What mechanisms underlie children’s language production? Structural priming—the repetition of sentence structure across utterances—is an important measure of the developing production system. We propose its mechanism in children is the same as may underlie analogical reasoning: structure-mapping. Under this view, structural priming is the result of making an analogy between utterances, such that children map semantic and syntactic structure from previous to future utterances. Because the ability to map relationally complex structures develops with age, younger children are less successful than (...) older children at mapping both semantic and syntactic relations. Consistent with this account, 4-year-old children showed priming only of semantic relations when surface similarity across utterances was limited, whereas 5-year-olds showed priming of both semantic and syntactic structure regardless of shared surface similarity. The priming of semantic structure without syntactic structure is uniquely predicted by the structure-mapping account because others have interpreted structural priming as a reflection of developing syntactic knowledge. (shrink)
Mathematical developments in probabilistic inference have led to optimism over the prospects for Bayesian models of cognition. Our target article calls for better differentiation of these technical developments from theoretical contributions. It distinguishes between Bayesian Fundamentalism, which is theoretically limited because of its neglect of psychological mechanism, and Bayesian Enlightenment, which integrates rational and mechanistic considerations and is thus better positioned to advance psychological theory. The commentaries almost uniformly agree that mechanistic grounding is critical to the success of the Bayesian (...) program. Some commentaries raise additional challenges, which we address here. Other commentaries claim that all Bayesian models are mechanistically grounded, while at the same time holding that they should be evaluated only on a computational level. We argue this contradictory stance makes it difficult to evaluate a model's scientific contribution, and that the psychological commitments of Bayesian models need to be made more explicit. (shrink)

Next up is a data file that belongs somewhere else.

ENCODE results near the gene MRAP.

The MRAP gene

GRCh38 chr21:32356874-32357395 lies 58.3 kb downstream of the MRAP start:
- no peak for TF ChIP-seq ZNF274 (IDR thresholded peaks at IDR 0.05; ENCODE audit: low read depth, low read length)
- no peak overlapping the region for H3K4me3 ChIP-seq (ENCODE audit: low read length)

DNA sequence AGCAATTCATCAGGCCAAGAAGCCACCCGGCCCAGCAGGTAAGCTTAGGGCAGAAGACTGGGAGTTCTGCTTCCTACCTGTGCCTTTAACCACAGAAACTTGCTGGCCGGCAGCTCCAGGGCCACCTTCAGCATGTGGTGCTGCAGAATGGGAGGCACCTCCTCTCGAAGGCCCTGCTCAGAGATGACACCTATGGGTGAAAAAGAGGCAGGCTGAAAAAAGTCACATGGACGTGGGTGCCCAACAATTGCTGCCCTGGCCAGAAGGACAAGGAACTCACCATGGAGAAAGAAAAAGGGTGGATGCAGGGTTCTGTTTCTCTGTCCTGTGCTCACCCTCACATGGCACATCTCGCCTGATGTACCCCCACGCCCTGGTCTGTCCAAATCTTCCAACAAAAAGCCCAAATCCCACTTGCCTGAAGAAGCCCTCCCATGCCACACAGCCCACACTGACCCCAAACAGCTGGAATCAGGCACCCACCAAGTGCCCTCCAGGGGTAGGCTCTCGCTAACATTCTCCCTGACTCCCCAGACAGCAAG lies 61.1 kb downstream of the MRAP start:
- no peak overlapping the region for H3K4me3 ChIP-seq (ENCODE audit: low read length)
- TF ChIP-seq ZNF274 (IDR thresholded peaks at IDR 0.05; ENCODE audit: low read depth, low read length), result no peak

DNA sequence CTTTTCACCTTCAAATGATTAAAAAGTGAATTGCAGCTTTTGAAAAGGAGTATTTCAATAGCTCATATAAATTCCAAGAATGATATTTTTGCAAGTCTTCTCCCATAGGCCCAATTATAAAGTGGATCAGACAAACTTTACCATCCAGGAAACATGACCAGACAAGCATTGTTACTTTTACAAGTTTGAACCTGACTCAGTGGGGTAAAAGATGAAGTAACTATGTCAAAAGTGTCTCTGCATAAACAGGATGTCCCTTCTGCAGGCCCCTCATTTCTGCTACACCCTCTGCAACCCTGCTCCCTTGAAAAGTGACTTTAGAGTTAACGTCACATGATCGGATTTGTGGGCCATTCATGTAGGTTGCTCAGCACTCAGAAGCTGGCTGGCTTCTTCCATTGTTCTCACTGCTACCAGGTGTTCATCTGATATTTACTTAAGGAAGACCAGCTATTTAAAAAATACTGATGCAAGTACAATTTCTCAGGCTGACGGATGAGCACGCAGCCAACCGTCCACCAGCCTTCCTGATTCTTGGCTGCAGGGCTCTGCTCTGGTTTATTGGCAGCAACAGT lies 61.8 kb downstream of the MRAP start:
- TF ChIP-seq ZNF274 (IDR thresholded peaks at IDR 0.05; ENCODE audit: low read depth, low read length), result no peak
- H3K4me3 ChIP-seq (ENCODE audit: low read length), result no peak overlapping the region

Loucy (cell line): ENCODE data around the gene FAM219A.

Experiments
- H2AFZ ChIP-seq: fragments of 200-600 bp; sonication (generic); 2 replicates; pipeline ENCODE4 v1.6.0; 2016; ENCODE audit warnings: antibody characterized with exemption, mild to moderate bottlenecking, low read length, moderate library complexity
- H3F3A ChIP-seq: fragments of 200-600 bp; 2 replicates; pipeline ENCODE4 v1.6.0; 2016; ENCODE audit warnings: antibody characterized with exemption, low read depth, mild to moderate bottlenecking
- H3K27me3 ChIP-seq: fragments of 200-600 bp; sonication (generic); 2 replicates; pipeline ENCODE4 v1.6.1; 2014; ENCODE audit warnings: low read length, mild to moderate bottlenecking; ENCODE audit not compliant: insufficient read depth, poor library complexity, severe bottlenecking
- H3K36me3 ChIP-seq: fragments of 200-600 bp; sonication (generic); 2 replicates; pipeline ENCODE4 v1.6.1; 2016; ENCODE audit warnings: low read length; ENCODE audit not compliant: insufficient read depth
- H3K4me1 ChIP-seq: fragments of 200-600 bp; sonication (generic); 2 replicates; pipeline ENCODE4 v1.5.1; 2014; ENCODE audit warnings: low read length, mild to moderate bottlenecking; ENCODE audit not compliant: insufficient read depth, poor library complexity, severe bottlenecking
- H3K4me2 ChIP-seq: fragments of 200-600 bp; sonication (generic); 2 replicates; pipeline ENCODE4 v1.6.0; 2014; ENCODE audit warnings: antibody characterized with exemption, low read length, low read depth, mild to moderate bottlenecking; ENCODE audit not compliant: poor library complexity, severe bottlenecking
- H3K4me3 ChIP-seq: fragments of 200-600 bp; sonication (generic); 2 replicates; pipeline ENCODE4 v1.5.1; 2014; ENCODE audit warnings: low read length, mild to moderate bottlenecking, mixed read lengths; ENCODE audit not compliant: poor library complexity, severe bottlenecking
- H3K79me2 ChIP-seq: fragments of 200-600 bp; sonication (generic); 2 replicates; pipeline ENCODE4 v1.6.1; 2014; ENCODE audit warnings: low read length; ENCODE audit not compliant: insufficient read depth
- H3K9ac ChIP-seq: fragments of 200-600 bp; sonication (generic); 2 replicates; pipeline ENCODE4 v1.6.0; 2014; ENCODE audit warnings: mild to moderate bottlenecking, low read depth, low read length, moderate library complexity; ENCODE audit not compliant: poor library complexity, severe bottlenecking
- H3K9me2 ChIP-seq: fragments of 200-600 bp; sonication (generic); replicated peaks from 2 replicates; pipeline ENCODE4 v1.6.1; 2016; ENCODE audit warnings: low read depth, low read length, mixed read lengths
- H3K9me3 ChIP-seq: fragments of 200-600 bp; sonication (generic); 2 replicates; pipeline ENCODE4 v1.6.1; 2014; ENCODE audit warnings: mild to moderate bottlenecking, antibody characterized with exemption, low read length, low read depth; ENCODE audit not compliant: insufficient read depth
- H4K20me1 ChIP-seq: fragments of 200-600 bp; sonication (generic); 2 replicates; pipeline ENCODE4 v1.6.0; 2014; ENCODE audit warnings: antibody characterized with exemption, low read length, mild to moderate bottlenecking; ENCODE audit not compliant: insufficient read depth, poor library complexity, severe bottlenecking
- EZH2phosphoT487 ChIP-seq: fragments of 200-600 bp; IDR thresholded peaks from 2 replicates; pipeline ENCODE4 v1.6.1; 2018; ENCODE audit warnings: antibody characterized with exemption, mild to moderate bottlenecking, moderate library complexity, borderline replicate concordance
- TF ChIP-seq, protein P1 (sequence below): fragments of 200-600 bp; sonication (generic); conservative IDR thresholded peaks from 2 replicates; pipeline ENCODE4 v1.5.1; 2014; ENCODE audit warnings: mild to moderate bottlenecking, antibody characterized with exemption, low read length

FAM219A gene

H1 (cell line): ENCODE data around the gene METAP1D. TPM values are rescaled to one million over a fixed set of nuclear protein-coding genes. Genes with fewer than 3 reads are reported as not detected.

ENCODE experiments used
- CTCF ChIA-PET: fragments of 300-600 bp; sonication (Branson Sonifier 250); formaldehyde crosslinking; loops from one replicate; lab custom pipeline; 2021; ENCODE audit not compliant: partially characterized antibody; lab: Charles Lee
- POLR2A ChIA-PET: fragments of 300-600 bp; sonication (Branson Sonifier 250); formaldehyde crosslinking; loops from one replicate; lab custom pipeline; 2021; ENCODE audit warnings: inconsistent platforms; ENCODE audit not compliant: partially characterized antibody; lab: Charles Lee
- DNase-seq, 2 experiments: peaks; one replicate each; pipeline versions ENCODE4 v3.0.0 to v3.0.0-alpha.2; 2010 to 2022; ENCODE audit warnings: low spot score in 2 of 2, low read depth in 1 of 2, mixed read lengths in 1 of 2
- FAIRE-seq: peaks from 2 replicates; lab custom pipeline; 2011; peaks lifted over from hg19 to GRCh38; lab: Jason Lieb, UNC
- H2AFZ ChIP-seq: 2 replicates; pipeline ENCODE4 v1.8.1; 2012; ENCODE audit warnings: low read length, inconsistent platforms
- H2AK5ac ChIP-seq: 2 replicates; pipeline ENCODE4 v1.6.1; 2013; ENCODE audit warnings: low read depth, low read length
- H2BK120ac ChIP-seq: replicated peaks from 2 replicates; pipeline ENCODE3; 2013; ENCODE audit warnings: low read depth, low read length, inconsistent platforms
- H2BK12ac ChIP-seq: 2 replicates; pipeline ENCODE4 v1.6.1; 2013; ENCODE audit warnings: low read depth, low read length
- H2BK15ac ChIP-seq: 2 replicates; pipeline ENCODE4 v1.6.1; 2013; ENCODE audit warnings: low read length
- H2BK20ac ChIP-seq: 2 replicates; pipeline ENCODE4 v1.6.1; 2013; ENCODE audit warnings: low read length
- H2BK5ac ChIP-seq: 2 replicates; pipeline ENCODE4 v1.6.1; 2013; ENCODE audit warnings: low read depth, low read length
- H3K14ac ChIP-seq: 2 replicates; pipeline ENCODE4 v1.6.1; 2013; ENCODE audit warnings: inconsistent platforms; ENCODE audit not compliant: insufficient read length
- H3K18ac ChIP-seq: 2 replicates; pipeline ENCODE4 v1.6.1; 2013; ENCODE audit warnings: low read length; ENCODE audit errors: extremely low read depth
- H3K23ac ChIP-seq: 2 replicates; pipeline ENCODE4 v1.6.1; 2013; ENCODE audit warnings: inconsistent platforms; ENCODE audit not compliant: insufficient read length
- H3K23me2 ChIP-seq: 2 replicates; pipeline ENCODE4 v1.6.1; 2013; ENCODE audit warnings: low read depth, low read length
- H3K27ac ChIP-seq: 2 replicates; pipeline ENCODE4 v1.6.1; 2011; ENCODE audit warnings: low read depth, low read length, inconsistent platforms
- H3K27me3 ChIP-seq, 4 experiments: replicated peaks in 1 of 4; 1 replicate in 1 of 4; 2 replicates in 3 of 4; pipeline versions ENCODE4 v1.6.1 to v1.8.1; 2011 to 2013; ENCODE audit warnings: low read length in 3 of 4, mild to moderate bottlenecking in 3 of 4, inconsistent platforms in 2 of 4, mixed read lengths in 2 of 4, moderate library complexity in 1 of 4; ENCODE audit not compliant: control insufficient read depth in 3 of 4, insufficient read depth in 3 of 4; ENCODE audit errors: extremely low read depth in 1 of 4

Penn et al. argue that the complexity of relational learning is beyond animals. We discuss a model that demonstrates relational learning need not involve complex processes. Novel stimuli are compared to previous experiences stored in memory. As learning shifts attention from featural to relational cues, the comparison process becomes more analogical in nature, successfully accounting for performance across species and development.
Tenenbaum and Griffiths's article continues three disturbing trends that typify category learning modeling: (1) modelers tend to focus on a single induction task; (2) the drive to create models that are formally elegant has resulted in a gross simplification of the phenomena of interest; (3) related research is generally ignored when doing so is expedient. [Tenenbaum & Griffiths].